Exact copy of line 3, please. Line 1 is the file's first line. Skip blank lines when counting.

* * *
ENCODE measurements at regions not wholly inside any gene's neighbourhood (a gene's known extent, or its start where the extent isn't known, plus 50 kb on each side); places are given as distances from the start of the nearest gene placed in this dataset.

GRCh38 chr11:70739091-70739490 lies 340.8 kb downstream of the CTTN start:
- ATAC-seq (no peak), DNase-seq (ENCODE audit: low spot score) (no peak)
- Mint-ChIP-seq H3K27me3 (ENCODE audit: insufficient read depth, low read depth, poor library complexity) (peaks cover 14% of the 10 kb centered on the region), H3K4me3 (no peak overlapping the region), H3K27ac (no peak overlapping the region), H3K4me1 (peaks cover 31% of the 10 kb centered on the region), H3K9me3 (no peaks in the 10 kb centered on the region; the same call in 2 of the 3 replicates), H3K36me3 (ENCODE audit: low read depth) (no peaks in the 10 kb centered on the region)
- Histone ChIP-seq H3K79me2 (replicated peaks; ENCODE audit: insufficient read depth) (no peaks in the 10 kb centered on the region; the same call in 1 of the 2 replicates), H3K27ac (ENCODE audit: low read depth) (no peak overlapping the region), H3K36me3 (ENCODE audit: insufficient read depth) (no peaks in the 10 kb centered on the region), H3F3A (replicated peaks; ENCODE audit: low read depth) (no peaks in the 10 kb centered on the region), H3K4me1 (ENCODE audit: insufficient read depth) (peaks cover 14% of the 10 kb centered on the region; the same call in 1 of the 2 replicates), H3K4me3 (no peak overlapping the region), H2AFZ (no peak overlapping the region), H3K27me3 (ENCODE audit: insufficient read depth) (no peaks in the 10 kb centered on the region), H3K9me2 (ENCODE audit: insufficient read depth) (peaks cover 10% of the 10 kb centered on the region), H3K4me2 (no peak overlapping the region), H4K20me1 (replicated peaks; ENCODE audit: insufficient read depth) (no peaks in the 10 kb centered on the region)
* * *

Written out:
- ATAC-seq (no peak), DNase-seq (ENCODE audit: low spot score) (no peak)